The BONES studies will compare the incidence of fracture nonunions in patients utilizing EXOGEN with patients from a national health insurance claims database who received standard of care alone. The studies will include long and small bones of upper and lower extremities and the unique design of BONES was discussed with FDA during its development. Its primary endpoint is defined as the ability of EXOGEN to mitigate the risk of a fracture progressing to nonunion in the presence of known risk factors.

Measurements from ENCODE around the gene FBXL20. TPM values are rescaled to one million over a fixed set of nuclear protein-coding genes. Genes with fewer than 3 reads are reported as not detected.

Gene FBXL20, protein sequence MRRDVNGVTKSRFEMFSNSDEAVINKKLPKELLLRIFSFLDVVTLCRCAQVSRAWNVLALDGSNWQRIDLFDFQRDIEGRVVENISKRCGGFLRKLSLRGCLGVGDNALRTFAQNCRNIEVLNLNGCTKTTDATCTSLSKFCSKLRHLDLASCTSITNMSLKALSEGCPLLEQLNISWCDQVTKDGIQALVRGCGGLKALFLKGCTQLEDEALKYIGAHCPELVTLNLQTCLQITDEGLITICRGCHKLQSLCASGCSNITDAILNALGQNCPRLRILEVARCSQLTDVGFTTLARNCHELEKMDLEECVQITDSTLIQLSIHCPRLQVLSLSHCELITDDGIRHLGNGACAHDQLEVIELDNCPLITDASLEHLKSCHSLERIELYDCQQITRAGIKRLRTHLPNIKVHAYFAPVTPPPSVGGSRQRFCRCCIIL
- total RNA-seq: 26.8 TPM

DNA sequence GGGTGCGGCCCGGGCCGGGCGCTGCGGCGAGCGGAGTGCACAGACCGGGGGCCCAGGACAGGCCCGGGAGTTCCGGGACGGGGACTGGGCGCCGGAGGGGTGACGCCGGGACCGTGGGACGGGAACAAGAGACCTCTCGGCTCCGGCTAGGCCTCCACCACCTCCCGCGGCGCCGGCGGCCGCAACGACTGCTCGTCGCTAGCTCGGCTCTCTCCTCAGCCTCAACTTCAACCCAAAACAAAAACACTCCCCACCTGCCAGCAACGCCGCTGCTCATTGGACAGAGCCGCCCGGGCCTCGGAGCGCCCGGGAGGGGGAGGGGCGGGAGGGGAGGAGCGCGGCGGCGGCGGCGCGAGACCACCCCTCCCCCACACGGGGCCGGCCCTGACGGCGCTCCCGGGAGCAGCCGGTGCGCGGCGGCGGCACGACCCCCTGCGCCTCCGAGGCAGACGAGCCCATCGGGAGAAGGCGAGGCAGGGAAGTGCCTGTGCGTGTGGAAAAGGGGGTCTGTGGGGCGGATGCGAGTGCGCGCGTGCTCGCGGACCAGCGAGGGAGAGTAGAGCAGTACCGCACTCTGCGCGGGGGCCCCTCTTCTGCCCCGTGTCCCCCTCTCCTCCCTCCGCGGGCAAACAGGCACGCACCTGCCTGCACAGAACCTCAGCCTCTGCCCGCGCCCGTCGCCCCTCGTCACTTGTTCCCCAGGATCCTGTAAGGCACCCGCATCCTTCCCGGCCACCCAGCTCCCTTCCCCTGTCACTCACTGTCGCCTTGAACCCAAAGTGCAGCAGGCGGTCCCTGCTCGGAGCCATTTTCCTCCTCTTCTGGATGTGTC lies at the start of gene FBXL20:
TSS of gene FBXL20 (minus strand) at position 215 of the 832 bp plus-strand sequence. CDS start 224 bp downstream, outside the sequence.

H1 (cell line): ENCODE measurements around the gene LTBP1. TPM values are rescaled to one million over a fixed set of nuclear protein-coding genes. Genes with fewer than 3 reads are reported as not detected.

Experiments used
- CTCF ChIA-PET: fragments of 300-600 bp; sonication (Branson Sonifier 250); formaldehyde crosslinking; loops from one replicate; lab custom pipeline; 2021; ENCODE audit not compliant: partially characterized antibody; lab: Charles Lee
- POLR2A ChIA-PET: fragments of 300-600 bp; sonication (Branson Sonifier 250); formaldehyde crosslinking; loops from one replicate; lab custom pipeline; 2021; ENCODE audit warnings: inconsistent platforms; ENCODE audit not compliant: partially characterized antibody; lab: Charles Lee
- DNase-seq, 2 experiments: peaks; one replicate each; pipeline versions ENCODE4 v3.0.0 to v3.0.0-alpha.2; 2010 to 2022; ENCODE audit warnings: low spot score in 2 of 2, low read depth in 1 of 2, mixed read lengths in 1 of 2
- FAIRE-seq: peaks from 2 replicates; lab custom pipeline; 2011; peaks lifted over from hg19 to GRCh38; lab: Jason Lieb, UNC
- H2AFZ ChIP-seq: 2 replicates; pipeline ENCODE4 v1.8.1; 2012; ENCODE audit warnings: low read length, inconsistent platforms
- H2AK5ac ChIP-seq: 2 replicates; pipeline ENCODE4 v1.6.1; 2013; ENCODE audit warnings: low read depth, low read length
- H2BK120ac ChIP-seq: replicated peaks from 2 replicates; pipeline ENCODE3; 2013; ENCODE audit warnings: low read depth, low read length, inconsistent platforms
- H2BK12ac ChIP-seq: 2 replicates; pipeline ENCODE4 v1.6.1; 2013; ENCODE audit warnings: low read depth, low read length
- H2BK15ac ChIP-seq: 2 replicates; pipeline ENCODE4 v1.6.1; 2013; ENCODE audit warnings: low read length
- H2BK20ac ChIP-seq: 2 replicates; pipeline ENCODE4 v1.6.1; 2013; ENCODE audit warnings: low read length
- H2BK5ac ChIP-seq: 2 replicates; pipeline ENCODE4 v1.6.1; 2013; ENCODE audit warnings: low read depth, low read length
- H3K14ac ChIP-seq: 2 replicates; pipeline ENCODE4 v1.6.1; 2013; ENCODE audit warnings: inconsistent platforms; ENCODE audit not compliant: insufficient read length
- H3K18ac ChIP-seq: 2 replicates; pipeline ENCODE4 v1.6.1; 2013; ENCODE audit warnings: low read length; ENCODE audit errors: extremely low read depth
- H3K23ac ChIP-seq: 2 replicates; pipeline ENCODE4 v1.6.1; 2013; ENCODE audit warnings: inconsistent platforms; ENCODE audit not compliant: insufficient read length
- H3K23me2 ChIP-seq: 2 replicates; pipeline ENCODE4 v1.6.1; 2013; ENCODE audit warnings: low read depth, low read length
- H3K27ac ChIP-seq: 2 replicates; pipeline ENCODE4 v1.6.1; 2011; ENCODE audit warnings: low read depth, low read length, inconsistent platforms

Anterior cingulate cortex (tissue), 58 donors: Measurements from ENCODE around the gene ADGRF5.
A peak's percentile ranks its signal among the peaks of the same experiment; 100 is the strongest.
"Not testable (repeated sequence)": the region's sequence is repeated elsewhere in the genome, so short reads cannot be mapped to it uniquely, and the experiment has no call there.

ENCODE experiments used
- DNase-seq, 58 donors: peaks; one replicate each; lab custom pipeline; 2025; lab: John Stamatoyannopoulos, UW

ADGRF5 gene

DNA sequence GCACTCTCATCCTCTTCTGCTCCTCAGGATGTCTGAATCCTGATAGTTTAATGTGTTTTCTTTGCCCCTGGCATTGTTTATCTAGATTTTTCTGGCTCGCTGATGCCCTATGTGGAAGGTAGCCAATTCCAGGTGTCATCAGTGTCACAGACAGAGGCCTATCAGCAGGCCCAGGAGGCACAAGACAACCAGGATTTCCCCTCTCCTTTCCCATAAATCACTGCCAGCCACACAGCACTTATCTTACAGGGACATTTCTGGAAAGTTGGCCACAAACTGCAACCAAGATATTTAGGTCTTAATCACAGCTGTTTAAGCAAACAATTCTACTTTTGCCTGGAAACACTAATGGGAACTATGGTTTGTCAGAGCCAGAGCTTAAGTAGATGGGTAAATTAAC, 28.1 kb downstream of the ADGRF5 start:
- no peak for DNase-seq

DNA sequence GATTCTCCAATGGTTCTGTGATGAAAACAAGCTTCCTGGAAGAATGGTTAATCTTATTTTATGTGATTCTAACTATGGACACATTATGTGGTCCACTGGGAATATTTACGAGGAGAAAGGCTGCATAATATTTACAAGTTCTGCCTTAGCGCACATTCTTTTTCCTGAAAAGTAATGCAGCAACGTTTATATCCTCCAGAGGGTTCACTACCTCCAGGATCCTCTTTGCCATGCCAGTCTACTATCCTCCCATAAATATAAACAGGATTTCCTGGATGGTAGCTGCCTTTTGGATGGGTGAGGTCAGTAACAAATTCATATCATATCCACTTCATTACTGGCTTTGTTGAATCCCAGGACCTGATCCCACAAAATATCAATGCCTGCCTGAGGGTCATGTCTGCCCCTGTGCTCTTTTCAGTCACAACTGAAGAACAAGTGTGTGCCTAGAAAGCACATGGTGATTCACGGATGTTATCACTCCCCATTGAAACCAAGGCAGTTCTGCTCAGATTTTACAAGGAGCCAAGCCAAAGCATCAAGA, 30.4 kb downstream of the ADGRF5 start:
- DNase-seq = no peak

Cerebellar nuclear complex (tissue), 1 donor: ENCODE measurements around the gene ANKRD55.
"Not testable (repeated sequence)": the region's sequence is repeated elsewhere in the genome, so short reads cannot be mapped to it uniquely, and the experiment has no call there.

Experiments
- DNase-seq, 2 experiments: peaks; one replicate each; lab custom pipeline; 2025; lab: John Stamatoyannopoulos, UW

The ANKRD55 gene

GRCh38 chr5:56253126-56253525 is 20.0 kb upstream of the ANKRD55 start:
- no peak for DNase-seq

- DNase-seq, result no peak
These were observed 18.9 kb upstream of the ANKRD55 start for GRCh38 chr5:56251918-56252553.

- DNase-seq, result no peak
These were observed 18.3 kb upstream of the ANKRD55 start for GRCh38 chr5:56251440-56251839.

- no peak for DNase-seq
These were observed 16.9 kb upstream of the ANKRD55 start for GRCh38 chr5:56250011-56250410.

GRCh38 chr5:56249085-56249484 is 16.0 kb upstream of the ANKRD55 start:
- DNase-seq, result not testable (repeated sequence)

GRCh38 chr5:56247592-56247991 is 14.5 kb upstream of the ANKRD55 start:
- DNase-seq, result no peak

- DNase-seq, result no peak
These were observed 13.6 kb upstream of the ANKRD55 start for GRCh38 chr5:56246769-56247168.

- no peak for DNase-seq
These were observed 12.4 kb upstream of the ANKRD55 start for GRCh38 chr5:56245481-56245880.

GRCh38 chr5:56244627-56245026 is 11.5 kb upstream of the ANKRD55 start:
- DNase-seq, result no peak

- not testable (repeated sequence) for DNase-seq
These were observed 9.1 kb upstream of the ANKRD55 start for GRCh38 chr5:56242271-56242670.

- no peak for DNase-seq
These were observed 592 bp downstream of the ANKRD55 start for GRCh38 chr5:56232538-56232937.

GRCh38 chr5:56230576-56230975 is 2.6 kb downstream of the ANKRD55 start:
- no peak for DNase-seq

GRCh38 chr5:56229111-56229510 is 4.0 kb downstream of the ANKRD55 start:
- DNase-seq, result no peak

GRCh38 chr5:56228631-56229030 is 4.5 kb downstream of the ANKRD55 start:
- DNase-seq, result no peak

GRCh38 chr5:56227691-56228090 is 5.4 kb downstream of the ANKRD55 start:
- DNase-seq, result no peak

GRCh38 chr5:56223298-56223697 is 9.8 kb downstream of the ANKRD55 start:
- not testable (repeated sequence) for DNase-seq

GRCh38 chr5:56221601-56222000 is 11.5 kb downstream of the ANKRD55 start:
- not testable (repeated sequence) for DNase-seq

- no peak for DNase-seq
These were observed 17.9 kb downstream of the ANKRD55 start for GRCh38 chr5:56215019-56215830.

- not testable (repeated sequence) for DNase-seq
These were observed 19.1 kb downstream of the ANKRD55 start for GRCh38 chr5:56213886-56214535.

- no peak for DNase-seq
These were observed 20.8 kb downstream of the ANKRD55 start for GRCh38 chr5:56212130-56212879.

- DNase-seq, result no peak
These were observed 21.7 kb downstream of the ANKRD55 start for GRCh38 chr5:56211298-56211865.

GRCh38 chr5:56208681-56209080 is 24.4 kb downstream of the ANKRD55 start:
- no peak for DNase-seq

“We are excited to build on the vast clinical experience available on this established therapy and further develop our knowledge on the real world effectiveness of EXOGEN, by assessing its value in reducing nonunions, a highly disabling complication that also carries a significant societal burden,” said Alessandra Pavesio, senior vice president and chief science officer, Bioventus. “Accomplishing this ambitious goal requires an alternative methodology to randomized controlled trials and involves epidemiologically grounded research of large patient cohorts enrolled both prospectively, and within the big data available from US health insurance claims.”